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Officials: National virus deaths could be from 100,000 to 240,000

Dr. Deborah Birx, White House coronavirus response coordinator,

Dr. Deborah Birx, White House coronavirus response coordinator, speaks Tuesday's news briefing at the White House. Credit: AP / Alex Brandon

WASHINGTON — The White House Coronavirus Task Force on Tuesday presented a sobering forecast of the soaring number of COVID-19 deaths expected nationwide — projecting 100,000 to 240,000 deaths in the United States if current social distancing restrictions remain in place.

Warning of a “very painful” two weeks, President Donald Trump noted that “New York is having a much harder time,” as projections showed the state dramatically outpacing the nation in the number of expected fatalities.

Dr. Deborah Birx, the White House coronavirus response coordinator, speaking at the task force’s daily briefing, said the White House was “looking at” data from a model formulated by the University of Washington Institute for Health Metrics and Evaluation. That model projects that by Aug. 4, if social distancing conditions remain the same, some 15,800 New Yorkers will have succumbed to the virus.

“I want every American to be prepared for the hard days that lie ahead,” Trump said in a somber tone. “We’re going to go through a very tough two weeks … this is going to be a very painful, very very painful two weeks.”

Tuesday’s briefing was the first time that the task force offered fatality projections and marked a change in tone from Trump, who had downplayed the threat of the virus in January, telling reporters “one day it’s like a miracle — it will disappear.”

Nationally, the University of Washington model predicts that the country will hit its daily fatality peak on April 15, with the number of deaths rising to more than 2,200-a-day by then. The model suggests the number of deaths will climb from about 4,000 at the start of April to almost 60,000 by the end of the month.

That model predicts that New York will hit its apex of daily fatalities on April 10, when the number of daily deaths is expected to peak at 827 before gradually decreasing. By April 10, the model projects about 8,100 New Yorkers will have died from the disease. By Aug 4, the model projects about 15,800 New Yorkers will have died from it.

Birx and Dr. Anthony Fauci, the director of the National Institute of Allergy and Infectious Diseases, warned Americans that the number of fatalities could rise if the public does not heed the federal government’s social distancing guidelines, which were extended to April 30.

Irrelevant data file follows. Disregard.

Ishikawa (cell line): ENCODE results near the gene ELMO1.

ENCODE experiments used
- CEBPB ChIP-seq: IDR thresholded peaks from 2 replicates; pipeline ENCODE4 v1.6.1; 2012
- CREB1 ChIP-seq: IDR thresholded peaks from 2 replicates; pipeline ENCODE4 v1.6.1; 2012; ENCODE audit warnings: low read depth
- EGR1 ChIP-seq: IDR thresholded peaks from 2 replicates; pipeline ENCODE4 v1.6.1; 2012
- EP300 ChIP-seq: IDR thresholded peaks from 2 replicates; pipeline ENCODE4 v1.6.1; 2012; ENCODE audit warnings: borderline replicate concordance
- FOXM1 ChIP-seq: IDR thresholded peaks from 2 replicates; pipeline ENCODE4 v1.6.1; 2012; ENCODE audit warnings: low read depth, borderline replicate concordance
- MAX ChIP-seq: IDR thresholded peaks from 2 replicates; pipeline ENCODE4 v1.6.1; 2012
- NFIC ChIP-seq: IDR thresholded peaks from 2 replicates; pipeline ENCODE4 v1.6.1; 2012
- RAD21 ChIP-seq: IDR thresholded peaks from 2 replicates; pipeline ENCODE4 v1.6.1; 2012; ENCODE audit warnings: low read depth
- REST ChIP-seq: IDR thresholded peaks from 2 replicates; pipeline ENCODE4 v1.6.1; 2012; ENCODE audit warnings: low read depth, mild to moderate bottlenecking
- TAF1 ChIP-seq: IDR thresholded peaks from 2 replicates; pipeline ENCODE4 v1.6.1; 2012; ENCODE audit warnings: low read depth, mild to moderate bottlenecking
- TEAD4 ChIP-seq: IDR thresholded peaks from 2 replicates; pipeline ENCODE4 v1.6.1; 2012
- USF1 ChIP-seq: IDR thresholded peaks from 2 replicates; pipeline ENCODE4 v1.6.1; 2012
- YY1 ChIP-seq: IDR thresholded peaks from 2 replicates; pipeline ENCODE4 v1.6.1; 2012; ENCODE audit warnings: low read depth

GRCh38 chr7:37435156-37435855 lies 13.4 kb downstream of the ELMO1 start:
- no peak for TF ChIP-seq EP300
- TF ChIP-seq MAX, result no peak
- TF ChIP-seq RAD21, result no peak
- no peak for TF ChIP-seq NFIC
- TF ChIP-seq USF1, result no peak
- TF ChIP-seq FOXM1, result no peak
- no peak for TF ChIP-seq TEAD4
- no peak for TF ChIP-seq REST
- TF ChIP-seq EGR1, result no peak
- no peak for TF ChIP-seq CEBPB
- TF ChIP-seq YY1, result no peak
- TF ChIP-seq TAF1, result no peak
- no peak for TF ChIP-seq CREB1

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The guidelines, which encourage Americans to work from home and not gather in groups larger than 10 people, were initially set to expire on Tuesday.

“I know it is stressful to follow the guidelines, but it’s more stressful and more difficult to the soldiers on the front line,” Birx said.

Asked if Americans should brace for 100,000 coronavirus-related deaths, Fauci replied: “As sobering a number as that is, we should be prepared for it,” but he noted that “the more we push mitigation the less likelihood it will be that number.”

Trump called the social distancing measures “a matter of life and death” that could shape social practices beyond the current crisis.

"I wouldn't be surprised to see this going on long into the future,” Trump said.

Fauci said the steady climb in numbers was not an indication that current restrictions were not working, and pressed Americans to continue following the state and federal guidelines.

“We’re going to continue to see things go up,” Fauci said. “We cannot be discouraged by that because the mitigation is actually working, and will work.”

Birx said initial models predicted that the United States faced the prospect of 1.5 million to 2.2 million deaths if there was no intervention by the government to stop the spread.

“Without the continuation” of the current federal guidelines for the next 30 days “anything could change,” Birx said.

The officials delivered their sobering projections to Americans on a day that the national death count moved past 3,000 individuals. In New York, Gov. Andrew M. Cuomo said the state experienced 332 new deaths on Monday, pushing the state’s death total to 1,550 New Yorkers.

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